Cross tolerance refers to the fact that if a person has developed a tolerance to a drug in a certain classification, such as the depressants, that person is more likely to develop tolerance with another drug in that classification. As an example, people who are dependent upon alcohol show an increased tolerance to barbiturates, synthetic and natural opiate narcotics, and anesthetics. This, of course, means that the person must have a higher dose of the new drug for it to be effective. In cross dependence, the withdrawal symptoms from one drug in a classification can be relieved by another. As an example, many alcoholics are given barbiturates and tranquilizers to prevent withdrawal symptoms. However, the person may soon develop a dependency on the other drug as well.


Potentiation occurs when two drugs are taken together and one of them intensifies the action of the other. This could be expressed by a +b= B. As an example, Phenergan(R), an antihistamine, when given with a painkilling narcotic such as Demerol(R) intensifies its effect, there by cutting down on the amount of the narcotic needed.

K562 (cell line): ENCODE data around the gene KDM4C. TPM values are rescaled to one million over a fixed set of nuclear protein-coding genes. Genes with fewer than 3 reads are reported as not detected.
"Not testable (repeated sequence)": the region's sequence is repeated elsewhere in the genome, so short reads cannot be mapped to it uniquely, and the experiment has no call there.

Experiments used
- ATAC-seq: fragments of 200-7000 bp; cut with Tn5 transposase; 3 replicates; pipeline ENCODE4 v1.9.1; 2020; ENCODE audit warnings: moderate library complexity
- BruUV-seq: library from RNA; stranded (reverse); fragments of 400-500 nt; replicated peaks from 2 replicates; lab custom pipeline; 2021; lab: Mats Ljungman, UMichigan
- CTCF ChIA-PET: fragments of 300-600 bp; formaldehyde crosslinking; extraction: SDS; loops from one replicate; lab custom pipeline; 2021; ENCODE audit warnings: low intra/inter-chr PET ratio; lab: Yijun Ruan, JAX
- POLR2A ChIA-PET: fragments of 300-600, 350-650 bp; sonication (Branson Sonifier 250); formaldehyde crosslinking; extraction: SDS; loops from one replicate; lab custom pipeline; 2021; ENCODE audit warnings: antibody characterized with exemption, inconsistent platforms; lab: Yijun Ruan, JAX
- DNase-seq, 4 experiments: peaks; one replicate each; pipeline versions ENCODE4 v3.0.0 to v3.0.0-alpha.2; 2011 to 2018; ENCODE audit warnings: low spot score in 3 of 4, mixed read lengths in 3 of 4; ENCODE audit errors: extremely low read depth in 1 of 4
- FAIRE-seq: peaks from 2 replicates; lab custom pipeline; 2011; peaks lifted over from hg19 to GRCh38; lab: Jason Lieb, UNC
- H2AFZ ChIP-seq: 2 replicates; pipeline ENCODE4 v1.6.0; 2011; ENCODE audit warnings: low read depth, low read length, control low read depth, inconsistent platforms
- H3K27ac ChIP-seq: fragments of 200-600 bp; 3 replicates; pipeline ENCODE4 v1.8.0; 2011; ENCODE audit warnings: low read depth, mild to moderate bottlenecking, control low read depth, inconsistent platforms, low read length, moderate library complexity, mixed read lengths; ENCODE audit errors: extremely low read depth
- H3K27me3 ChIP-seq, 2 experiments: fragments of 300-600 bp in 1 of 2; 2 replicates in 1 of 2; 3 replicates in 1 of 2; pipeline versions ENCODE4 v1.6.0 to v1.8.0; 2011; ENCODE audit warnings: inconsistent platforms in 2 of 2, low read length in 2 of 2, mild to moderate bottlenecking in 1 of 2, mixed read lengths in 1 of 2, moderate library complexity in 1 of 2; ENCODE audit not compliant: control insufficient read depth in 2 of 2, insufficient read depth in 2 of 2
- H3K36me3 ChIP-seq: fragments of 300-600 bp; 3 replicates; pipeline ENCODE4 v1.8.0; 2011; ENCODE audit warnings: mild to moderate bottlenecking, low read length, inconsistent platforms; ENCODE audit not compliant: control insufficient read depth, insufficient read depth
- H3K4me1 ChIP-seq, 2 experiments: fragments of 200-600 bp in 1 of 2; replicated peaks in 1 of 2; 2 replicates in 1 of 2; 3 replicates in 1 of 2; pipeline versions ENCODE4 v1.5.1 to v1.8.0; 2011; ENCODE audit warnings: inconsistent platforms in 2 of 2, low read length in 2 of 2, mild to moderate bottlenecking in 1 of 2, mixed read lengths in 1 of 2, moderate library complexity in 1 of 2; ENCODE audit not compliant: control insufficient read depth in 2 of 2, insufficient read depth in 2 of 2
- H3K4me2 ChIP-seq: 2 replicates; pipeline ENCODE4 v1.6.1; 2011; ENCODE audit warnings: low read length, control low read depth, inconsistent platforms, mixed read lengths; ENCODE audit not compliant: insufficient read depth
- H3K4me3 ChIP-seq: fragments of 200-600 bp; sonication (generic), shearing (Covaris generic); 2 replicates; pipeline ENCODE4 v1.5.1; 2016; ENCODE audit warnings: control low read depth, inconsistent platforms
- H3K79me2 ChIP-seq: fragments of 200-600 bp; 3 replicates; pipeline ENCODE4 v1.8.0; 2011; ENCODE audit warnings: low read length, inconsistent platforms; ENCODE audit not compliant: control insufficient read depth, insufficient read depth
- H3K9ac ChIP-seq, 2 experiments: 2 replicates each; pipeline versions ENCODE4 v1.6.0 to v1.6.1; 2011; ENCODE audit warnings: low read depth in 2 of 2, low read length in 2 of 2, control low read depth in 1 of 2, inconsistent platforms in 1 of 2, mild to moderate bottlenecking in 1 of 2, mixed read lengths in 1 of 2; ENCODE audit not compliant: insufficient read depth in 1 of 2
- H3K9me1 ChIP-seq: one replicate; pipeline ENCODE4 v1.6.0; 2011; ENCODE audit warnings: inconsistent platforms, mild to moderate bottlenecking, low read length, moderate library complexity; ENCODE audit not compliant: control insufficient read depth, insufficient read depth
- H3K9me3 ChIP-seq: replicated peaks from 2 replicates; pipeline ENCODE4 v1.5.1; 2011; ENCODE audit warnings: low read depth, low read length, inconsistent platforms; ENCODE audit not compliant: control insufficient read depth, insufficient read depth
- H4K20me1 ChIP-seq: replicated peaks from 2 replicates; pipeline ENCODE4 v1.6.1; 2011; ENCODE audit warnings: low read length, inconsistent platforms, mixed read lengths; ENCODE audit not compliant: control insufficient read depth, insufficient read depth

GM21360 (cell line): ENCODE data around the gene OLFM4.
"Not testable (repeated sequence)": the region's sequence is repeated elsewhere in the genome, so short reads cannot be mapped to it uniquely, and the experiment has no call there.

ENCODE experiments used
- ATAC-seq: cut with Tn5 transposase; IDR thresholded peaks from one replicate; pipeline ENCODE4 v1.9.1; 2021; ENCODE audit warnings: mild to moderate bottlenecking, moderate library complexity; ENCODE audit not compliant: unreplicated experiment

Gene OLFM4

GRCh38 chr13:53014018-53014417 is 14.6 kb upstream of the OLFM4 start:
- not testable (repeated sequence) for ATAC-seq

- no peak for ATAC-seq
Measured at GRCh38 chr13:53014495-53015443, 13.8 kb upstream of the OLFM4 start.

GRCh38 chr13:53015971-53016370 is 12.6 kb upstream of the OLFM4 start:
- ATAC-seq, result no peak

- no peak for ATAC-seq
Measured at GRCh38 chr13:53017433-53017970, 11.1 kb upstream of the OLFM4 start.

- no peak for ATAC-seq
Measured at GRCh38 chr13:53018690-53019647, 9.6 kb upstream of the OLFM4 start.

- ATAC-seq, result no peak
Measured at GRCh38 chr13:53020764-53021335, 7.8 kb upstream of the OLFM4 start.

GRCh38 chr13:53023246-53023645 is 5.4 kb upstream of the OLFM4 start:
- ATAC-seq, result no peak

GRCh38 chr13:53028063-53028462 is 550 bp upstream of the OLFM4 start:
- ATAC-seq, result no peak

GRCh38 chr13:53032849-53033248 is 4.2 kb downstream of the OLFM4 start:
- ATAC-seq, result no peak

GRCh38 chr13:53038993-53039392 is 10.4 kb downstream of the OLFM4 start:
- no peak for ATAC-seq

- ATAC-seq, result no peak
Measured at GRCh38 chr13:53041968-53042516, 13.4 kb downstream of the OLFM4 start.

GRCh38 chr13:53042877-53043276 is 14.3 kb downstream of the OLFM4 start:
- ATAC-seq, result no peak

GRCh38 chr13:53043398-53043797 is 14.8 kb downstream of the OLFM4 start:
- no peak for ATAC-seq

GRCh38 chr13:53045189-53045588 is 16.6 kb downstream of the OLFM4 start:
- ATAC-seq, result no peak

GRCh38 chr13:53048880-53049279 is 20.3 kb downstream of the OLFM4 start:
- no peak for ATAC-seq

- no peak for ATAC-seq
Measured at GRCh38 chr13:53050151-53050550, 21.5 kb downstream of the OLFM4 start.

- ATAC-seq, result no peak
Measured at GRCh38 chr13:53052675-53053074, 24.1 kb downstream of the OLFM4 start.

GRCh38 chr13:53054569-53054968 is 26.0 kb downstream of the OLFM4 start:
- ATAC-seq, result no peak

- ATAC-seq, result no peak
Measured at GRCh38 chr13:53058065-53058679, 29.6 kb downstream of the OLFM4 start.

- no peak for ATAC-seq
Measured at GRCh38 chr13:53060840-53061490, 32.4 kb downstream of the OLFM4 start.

Synergism is similar to potentiation. If two drugs are taken together that are similar in action, such as barbiturates and alcohol, which are both depressants, an effect exaggerated out of proportion to that of each drug taken separately at the given dose may occur. This could be expressed by 1+1= 5. An example might be a person taking a dose of alcohol and a dose of a barbiturate. Normally, taken alone, neither substance would cause serious harm, but if taken together, the combination could cause coma or death.

Additive Effect

Additive effect is the term used when two or more drugs are taken at the same time and the action of one plus the action of the other results in an action as if just one drug had been given. This could be represented by 1+1= 2. An example would be a barbiturate and a tranquilizer given together before surgery to relax the patient.